When I met Matt Steigenga, my grandparents' next door neighbor, he immediately offered to crack open and share a bottle of mead almost fifteen years old. That's the way it is with some people, generous through and through.
While the homemade mead was surprisingly good—rich and big-bodied up front, dissipating eventually with distinct and delicate notes of apple—the story of how it came into Matt's possession is even better. Though he didn't make it and he doesn't know the man who did, he counts the man who gave it to him among his greatest friends.
Only a small part of the mead's long history could be inferred from the old contest ID tag taped to the bottle. The remaining story—more to do with friendship than with mead—came out in a series of emails like this one (below), which Matt sent me just today.
"My wife and I met Jim and Wendy Suchy while we were camping many years ago. We saw them walking around with beer steins and thought, 'Those are people we have to meet.' After trying Jim's hefeweizen (Jim is an exceptional brewer) and Wendy’s cornbread I was hooked. We all became great friends and my wife and I visited them in Westland (over by Ann Arbor) many times.
Jim taught me more about homebrew than any book could, and it was during our visits that Jim introduced me to the beer and mead library in his basement. Being the registrar for the Mazer Cup and I believe for the Michigan State Fair as well, Jim had access to an extensive collection of beer and mead from brewers all over the state/country—rather than tossing anything out, Jim kept the entries that didn't make the final rounds of judging. I would guess he had 20 cases in his cellar. Each bottle had a slip of paper wrapped around it, some on which the brewer's name was written, some with only a number that Jim would have to look up.
Over the years it became my tradition to venture into Jim's beer library and pull out a few for the weekend while we stayed with them. Some were good and some were not so good. Some didn’t keep their seal and went bad after awhile. The ones that weren’t so great we put into a sauce pan and reduced to make a marinade or sauce.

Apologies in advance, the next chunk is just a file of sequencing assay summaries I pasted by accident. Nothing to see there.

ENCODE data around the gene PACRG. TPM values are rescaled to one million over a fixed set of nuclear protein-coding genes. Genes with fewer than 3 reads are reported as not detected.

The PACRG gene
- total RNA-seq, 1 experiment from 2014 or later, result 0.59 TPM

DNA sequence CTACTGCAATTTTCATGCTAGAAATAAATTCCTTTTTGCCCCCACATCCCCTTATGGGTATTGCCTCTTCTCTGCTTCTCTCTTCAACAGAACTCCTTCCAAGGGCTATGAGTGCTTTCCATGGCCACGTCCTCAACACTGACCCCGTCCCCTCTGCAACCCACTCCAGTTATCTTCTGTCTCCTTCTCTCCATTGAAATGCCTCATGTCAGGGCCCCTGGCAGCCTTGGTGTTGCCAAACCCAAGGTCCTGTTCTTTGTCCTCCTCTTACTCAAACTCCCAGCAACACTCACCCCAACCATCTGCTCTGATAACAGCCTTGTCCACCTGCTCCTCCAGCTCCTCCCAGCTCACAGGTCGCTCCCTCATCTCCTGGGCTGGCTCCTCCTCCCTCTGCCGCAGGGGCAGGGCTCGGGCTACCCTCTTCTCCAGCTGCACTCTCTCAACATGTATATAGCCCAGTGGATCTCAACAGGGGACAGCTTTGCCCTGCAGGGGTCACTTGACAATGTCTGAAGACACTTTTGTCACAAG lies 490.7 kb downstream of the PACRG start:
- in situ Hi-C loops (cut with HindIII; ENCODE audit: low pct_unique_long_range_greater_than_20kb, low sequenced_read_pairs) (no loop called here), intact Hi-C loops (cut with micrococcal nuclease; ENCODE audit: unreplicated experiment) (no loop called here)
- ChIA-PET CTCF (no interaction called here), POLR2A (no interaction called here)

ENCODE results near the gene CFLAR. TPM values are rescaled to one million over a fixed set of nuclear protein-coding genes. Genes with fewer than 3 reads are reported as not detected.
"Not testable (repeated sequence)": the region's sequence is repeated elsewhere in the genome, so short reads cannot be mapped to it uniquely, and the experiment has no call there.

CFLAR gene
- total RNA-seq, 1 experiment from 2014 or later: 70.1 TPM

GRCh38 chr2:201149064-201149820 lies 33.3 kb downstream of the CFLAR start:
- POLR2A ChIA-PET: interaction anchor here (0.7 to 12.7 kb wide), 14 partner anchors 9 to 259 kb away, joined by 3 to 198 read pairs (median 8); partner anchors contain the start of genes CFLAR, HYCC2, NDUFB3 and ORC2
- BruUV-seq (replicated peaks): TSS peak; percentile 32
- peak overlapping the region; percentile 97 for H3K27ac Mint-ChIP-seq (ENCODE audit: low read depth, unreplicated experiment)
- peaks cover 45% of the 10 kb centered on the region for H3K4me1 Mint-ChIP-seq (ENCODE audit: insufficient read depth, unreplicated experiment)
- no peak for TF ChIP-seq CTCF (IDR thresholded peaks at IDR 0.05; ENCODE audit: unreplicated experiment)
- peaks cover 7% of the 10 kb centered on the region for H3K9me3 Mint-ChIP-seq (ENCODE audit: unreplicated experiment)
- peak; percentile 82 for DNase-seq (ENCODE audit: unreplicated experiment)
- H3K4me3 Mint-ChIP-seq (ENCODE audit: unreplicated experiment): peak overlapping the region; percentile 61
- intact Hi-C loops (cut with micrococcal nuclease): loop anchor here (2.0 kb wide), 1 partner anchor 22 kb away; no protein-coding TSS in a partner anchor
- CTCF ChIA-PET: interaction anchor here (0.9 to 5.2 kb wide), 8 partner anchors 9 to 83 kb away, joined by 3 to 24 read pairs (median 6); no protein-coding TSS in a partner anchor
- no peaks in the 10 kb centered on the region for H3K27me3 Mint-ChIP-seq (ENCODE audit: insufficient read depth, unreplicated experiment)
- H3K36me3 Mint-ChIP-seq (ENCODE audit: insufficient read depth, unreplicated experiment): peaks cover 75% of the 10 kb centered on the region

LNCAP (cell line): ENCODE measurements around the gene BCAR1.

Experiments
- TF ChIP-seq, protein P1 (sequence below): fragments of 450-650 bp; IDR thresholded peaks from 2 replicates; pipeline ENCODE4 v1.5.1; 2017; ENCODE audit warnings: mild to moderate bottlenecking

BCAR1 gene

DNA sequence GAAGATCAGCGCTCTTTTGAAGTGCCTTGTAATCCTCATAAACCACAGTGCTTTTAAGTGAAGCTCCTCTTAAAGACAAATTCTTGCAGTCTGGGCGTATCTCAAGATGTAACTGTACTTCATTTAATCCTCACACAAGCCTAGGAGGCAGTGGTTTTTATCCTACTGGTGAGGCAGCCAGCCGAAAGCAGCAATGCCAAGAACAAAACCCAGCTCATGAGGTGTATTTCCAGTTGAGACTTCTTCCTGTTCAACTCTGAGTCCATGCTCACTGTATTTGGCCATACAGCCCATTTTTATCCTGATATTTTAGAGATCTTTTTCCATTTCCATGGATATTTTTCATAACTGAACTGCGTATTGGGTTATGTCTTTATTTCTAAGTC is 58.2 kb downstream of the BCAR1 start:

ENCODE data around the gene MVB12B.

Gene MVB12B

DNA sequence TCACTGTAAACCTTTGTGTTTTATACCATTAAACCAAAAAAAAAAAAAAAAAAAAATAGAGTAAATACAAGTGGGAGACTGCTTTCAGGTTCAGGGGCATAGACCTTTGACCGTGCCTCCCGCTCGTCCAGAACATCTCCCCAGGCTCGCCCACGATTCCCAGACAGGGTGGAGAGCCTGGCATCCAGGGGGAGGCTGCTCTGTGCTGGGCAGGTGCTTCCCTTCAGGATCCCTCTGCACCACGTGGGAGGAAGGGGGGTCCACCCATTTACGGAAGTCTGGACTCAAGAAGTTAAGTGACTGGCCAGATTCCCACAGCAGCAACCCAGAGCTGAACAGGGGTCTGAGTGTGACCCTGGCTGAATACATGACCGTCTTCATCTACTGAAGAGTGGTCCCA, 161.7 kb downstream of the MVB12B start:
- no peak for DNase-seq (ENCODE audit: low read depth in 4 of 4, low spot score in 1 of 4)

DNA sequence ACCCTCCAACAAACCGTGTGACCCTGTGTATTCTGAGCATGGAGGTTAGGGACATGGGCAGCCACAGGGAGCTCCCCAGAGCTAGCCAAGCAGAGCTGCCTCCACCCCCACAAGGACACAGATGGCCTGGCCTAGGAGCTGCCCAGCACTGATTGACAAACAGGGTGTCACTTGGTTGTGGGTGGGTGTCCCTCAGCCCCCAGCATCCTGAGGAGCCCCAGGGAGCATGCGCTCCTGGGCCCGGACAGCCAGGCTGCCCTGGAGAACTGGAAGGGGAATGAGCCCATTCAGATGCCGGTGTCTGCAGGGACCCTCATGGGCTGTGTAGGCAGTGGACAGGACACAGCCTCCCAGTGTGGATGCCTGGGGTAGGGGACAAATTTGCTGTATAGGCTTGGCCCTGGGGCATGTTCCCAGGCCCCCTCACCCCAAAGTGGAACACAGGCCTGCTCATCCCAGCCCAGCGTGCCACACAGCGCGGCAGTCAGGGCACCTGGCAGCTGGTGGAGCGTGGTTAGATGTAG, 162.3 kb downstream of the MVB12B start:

With the exceptional meads we went so far as to make contact with the original brewer/meadster just to let them know we appreciated their craft. The one that stands out in my mind is the one where the meadster wrote back. If I remember right it started as follows: 'I write you this almost with tears in my eyes.' The meadster then went on to tell the story of how the mead we tried was laughed at by his local homebrew club and he hadn’t brewed anything since.
Jim and Wendy ended up moving to Florence, South Carolina and more recently to Bend, Oregon. My wife and I still visit them almost every year over Christmas and New Year’s, each time continuing our mead tradition. On our trip to SC two years ago Jim gave me an entire case to take back to Michigan in order to have a small library of my own. Since then I have taken three or four out and shared them with various people, the 14-year-old mead being the most recent.
Honda used to have a tag line: 'You meet the nicest people on a Honda'. My experience has led me to believe that it should be changed to 'You meet the nicest people over homebrew.'Strange to think how long and how far that 14-year-old mead traveled before it ended up the focal point in and catalyst for a story on The Buzz. It makes you wonder if one of your own beers, unbeknownst to you, passed from friend to friend to friend, is sitting in some complete stranger's cellar, maybe in Oregon, maybe in South Carolina, waiting for its own story to play out. Cheers to that.
|"What? No mead for me?"|